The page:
NASHVILLE, Tenn. – After state lawmakers approve a new Cannabis Bill for Tennessee, sellers of cannabinoids derived from hemp will require laboratory testing, correct labeling, and child-resistant packaging.
By January 1, 2024, retailers selling cannabinoids derived from hemp must obtain a license from the state agriculture department. It also indicated that a new 5% “Tennessee professional privilege tax” will be applied to sales. The bill’s summary further specifies that the department will receive all funds collected from the 5 percent tax and must utilize them solely to regulate products containing cannabinoids produced from hemp in this state. These funds will be deposited into a special account in the state public budget.
Anyone who breaks the new rules could face a $1,000 fine or misdemeanor charges. Customers must be 21 or older to purchase items with cannabinoids derived from hemp. Except for a few medical uses, marijuana is prohibited for most people in Tennessee. However, there are few legal exceptions for non-psychoactive CBD oil as medical cannabis, and the authorities have been unable to enforce the law. Possession of even tiny amounts is a criminal misdemeanor.
While the use of marijuana for either medical or recreational purposes is prohibited in Tennessee, hemp-derived cannabinoids and products with minimal THC content are lawful to grow and use.
Support from Cultivate Tennessee Arises
A group of business executives called Cultivate Tennessee spearheaded support for the Cannabis Bill. Industry leaders founded the nonprofit organization to establish a self-regulatory system for Tennessee’s legal hemp goods. Cultivate Tennessee brings a diverse collection of professionals to give a well-balanced strategic approach to policy formation in the cannabis business.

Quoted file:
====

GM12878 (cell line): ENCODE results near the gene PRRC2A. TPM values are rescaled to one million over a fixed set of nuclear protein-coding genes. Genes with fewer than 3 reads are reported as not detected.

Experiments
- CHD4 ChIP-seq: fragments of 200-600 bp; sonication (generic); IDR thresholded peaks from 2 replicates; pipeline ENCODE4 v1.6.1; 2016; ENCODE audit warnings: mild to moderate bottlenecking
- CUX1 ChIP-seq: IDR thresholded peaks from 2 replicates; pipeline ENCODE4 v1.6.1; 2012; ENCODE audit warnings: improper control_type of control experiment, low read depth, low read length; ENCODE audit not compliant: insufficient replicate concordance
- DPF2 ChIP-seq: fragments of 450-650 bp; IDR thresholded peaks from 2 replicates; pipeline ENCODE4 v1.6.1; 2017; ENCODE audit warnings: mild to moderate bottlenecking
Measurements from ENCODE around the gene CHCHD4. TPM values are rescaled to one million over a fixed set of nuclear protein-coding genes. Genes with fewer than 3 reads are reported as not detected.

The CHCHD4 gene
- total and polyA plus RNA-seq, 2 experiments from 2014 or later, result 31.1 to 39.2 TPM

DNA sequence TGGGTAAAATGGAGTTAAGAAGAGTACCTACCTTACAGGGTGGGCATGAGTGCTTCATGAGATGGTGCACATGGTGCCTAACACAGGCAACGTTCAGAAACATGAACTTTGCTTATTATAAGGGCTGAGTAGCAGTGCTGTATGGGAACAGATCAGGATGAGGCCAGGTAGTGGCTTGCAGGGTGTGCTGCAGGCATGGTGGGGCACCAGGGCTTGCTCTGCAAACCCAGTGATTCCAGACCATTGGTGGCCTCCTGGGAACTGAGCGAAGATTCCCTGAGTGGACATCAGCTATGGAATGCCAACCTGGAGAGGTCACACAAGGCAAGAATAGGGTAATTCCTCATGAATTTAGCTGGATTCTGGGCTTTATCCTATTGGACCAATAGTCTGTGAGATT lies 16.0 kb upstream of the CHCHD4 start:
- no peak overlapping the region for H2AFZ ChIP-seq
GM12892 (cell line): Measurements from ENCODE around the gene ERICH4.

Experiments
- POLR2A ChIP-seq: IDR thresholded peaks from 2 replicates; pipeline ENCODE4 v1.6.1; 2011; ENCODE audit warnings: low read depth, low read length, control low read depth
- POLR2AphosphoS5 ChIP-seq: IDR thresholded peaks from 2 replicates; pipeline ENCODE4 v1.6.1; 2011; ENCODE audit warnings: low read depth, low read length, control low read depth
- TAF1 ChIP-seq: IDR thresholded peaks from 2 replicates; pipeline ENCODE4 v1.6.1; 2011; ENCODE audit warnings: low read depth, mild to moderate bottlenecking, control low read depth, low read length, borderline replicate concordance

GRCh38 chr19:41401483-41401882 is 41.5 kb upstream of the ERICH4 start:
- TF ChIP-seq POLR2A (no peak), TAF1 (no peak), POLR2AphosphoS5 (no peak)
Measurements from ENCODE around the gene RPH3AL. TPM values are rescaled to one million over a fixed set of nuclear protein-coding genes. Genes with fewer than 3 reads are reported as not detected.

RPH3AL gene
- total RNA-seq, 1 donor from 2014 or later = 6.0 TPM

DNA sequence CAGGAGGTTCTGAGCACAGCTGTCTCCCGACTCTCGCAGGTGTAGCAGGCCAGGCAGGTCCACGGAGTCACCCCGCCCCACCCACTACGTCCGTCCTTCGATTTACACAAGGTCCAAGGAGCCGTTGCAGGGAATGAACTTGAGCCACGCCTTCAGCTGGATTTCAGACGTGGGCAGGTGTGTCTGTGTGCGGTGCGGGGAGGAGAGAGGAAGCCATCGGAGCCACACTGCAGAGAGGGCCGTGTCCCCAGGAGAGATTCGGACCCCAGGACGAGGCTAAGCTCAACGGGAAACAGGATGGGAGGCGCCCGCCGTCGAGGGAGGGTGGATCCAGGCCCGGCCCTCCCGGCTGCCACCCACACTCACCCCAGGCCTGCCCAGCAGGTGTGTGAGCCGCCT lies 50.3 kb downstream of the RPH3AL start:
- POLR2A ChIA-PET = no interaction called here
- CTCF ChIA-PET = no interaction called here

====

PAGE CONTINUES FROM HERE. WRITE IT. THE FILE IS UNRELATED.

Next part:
Growers, manufacturers, retailers, attorneys, accountants, government relations advisers, real estate experts, and more are among the professions in the group. With such a wide range of influence, the recommendations and policies it generates will be targeted to stabilize and advance the business fairly and maintains its success with this Cannabis Bill that can be supported politically for decades to come.
“This is a huge step forward for Tennessee in helping define the industry by creating needed safety, accountability, and consumer protection guardrails,” said Jason Pickle, Co-founder of Volunteer Botanicals and a Cultivate Tennessee board member.
As a result, Tennessee citizens and retailers may be confident in the security and effectiveness of hemp products and the accountability of the businesses that create them, thanks to the new law’s sensible provisions. This Cannabis Bill greatly aids the expansion of the industry. It establishes a framework for business operations and product distribution. It opens more possibilities, such as California’s cannabis consumption lounge, proliferating top cannabis products in New York, or a reform in the criminal justice system law and order, such as the case in Washington. These, too, could happen to Tennessee in the future with the strong support of this organization.
Cannabis Bill 403 is a crucial step in establishing Tennessee’s status as a hemp powerhouse. By postponing the implementation of its regulatory requirements, the measure gives Tennessee hemp business owners time to get familiar with it and make necessary adjustments to their operations to comply.
Many credible operators already subject their products to stringent testing for potency and safety, offer QR codes with certificates of analysis, appropriately label their items, and age-gate sales. The bill’s requirements may be relatively easy for these businesses. Some people will have a lot more work to do.
As Tennessee progressively moves toward having a fully regulated cannabis market, this is just the first of many steps. With this, 420 enthusiasts from Tennessee will be able to enjoy the benefits of cannabis.
Here’s more information on the topic:
Tennessee General Assembly Passes Sweeping Regulations for Hemp-Derived Cannabinoids
Tennessee General Assembly passes sweeping regulations for hemp-derived cannabinoids